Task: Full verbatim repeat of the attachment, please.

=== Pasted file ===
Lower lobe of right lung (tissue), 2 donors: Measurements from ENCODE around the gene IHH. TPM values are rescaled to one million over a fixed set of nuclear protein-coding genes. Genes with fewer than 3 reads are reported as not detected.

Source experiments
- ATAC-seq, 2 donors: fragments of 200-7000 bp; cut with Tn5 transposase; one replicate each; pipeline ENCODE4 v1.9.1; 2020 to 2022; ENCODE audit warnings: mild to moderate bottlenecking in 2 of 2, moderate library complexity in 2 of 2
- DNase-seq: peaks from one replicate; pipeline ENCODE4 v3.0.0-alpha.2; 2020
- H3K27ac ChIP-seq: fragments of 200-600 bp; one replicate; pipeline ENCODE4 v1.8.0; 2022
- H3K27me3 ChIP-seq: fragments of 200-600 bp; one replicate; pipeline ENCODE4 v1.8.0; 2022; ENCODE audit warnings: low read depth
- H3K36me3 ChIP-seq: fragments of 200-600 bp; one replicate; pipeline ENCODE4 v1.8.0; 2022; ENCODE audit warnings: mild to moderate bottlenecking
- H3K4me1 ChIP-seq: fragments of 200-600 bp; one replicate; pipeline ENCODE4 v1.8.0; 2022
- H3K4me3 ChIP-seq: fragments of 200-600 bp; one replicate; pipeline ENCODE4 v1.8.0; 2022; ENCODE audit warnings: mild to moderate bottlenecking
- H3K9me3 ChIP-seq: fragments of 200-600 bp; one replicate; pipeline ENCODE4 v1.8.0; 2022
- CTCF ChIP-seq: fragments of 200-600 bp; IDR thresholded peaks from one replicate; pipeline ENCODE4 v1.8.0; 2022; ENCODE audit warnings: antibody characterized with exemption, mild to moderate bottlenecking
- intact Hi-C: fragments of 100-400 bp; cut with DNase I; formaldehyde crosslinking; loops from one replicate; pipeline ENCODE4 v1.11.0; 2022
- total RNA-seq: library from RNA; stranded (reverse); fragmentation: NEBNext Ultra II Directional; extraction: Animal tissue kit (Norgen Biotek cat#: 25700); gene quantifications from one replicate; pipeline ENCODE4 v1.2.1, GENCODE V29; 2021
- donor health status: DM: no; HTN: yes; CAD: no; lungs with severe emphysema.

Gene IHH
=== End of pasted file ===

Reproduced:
Lower lobe of right lung (tissue), 2 donors: Measurements from ENCODE around the gene IHH. TPM values are rescaled to one million over a fixed set of nuclear protein-coding genes. Genes with fewer than 3 reads are reported as not detected.

Source experiments
- ATAC-seq, 2 donors: fragments of 200-7000 bp; cut with Tn5 transposase; one replicate each; pipeline ENCODE4 v1.9.1; 2020 to 2022; ENCODE audit warnings: mild to moderate bottlenecking in 2 of 2, moderate library complexity in 2 of 2
- DNase-seq: peaks from one replicate; pipeline ENCODE4 v3.0.0-alpha.2; 2020
- H3K27ac ChIP-seq: fragments of 200-600 bp; one replicate; pipeline ENCODE4 v1.8.0; 2022
- H3K27me3 ChIP-seq: fragments of 200-600 bp; one replicate; pipeline ENCODE4 v1.8.0; 2022; ENCODE audit warnings: low read depth
- H3K36me3 ChIP-seq: fragments of 200-600 bp; one replicate; pipeline ENCODE4 v1.8.0; 2022; ENCODE audit warnings: mild to moderate bottlenecking
- H3K4me1 ChIP-seq: fragments of 200-600 bp; one replicate; pipeline ENCODE4 v1.8.0; 2022
- H3K4me3 ChIP-seq: fragments of 200-600 bp; one replicate; pipeline ENCODE4 v1.8.0; 2022; ENCODE audit warnings: mild to moderate bottlenecking
- H3K9me3 ChIP-seq: fragments of 200-600 bp; one replicate; pipeline ENCODE4 v1.8.0; 2022
- CTCF ChIP-seq: fragments of 200-600 bp; IDR thresholded peaks from one replicate; pipeline ENCODE4 v1.8.0; 2022; ENCODE audit warnings: antibody characterized with exemption, mild to moderate bottlenecking
- intact Hi-C: fragments of 100-400 bp; cut with DNase I; formaldehyde crosslinking; loops from one replicate; pipeline ENCODE4 v1.11.0; 2022
- total RNA-seq: library from RNA; stranded (reverse); fragmentation: NEBNext Ultra II Directional; extraction: Animal tissue kit (Norgen Biotek cat#: 25700); gene quantifications from one replicate; pipeline ENCODE4 v1.2.1, GENCODE V29; 2021
- donor health status: DM: no; HTN: yes; CAD: no; lungs with severe emphysema.

Gene IHH